Fertility doctors aim to lower rate of multiple births
BOSTON — In the five years since the “Octomom” case, big multiple births have gone way down, but the twin rate has barely budged. Fertility experts are pushing a new goal: one.
A growing number of couples are attempting pregnancy with a single embryo, helped by new ways to pick the ones most likely to succeed. Guidelines urge doctors to stress this approach.
Twins aren't always twice as nice; they have much higher risks of prematurity and serious health problems.
Abigail and Ken Ernst of Oldwick, N.J., used the one-embryo approach to conceive Lucy, a daughter born in September. It “just seemed the most normal, the most natural way” to conceive and avoid a high-risk twin pregnancy, the new mom said.
Not all couples feel that way, though. Some can only afford one try with in vitro fertilization, so they insist that at least two embryos be used to boost their odds and view twins as two for the price of one.
The 2009 case of a California woman who had octuplets using IVF focused attention on the issue of big multiple births, and the numbers have dropped, except for twins.
The Centers for Disease Control and Prevention's most recent numbers show that 46 percent of IVF babies are multiples— mostly twins —and 37 percent are born premature. By comparison, only 3 percent of babies born without fertility help are twins, and about 12 percent are preterm.
It's mostly an American problem. Some European countries that pay for fertility treatments require using one embryo at a time.
The American Society for Reproductive Medicine is trying to make it the norm in the United States, too. Its guidelines, updated this year, say that for women with reasonable medical odds of success, those younger than 35 should be offered single embryo transfer and no more than two at a time.
Show commenting policy
TribLive commenting policy
You are solely responsible for your comments and by using TribLive.com you agree to our Terms of Service.
We moderate comments. Our goal is to provide substantive commentary for a general readership. By screening submissions, we provide a space where readers can share intelligent and informed commentary that enhances the quality of our news and information.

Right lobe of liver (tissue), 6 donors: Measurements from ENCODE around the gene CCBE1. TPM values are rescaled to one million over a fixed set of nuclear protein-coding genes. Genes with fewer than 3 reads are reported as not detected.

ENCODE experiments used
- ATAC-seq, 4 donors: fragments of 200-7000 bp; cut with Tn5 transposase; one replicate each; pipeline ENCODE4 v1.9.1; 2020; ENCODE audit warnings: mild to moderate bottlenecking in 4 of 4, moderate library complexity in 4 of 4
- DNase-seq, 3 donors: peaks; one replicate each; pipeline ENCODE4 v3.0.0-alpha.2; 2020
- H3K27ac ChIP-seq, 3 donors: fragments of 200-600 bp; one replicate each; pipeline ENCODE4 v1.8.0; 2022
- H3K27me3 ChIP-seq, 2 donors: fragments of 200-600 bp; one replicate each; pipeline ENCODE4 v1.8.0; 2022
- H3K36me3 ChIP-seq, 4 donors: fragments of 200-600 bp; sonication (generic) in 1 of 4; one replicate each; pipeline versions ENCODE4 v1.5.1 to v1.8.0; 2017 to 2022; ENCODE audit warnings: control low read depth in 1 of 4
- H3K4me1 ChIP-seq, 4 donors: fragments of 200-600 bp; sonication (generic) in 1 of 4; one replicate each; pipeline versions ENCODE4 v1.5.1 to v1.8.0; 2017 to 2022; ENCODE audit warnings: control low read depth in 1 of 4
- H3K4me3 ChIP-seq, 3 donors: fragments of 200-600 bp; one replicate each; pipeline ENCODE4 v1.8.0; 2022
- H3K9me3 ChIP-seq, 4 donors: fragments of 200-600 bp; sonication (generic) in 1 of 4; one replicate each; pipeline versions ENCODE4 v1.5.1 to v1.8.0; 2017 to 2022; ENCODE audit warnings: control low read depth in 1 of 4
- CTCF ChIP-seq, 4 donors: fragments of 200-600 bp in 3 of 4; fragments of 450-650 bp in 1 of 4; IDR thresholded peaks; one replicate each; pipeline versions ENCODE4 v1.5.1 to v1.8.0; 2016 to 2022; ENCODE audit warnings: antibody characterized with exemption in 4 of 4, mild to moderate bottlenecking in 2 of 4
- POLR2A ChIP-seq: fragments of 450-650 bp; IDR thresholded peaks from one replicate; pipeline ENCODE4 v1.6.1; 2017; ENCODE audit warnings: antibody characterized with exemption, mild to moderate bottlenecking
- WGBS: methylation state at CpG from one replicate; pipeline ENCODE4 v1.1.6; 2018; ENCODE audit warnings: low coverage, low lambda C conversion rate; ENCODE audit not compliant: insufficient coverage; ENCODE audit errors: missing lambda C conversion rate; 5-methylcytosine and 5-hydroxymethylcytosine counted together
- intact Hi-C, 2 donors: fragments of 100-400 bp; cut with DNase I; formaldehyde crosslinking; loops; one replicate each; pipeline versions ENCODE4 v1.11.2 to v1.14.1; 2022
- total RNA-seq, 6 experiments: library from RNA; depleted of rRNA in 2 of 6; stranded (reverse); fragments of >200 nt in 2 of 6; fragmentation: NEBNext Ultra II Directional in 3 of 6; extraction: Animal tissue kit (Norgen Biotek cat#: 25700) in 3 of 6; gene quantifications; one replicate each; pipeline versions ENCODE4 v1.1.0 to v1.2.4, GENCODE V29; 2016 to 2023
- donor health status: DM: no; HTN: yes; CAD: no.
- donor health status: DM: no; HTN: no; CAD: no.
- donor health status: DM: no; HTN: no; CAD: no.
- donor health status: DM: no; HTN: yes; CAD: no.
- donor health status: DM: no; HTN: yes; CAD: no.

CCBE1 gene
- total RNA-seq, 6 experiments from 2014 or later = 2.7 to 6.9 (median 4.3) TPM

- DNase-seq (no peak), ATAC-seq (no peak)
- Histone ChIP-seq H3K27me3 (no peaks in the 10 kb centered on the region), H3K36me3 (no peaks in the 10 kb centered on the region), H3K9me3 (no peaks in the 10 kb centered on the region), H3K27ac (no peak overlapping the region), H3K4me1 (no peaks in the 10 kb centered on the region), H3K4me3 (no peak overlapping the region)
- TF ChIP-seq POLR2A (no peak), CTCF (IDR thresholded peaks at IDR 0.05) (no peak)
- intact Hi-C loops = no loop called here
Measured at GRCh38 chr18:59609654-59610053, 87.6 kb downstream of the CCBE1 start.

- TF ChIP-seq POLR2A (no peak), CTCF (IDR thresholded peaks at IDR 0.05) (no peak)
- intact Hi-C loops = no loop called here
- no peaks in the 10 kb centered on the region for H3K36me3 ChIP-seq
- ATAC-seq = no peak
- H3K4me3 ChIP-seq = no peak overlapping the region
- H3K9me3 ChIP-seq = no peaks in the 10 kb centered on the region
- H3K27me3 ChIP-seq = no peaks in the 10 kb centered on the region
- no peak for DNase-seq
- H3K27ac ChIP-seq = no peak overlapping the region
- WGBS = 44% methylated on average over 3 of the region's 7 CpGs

While most comments will be posted if they are on-topic and not abusive, moderating decisions are subjective. We will make them as carefully and consistently as we can. Because of the volume of reader comments, we cannot review individual moderation decisions with readers.
We value thoughtful comments representing a range of views that make their point quickly and politely. We make an effort to protect discussions from repeated comments either by the same reader or different readers.
We follow the same standards for taste as the daily newspaper. A few things we won't tolerate: personal attacks, obscenity, vulgarity, profanity (including expletives and letters followed by dashes), commercial promotion, impersonations, incoherence, proselytizing and SHOUTING. Don't include URLs to Web sites.
We do not edit comments. They are either approved or deleted. We reserve the right to edit a comment that is quoted or excerpted in an article. In this case, we may fix spelling and punctuation.
We welcome strong opinions and criticism of our work, but we don't want comments to become bogged down with discussions of our policies and we will moderate accordingly.
We appreciate it when readers and people quoted in articles or blog posts point out errors of fact or emphasis and will investigate all assertions. But these suggestions should be sent via e-mail. To avoid distracting other readers, we won't publish comments that suggest a correction. Instead, corrections will be made in a blog post or in an article.
- Attorneys: Sterilizations were part of plea deal talks
- 7 shot at Florida spring-break house party
- Republican presidential hopefuls near-unanimity on the issue of their own guns
- A bipartisan push on toxic chemicals makes some Democrats fume
- Run from Cuba, Americans cling to claims for seized property
- Christie rails against high N.J. estate tax
- Mysteries of dark matter come to light in Science study
- American crash victims: U.S. government contractor, daughter
- Global warming is slowing down the circulation of the oceans — with potentially dire consequences
- Gun used by agent who helped jail Capone headed to museum
- Congress might act boldly on air traffic control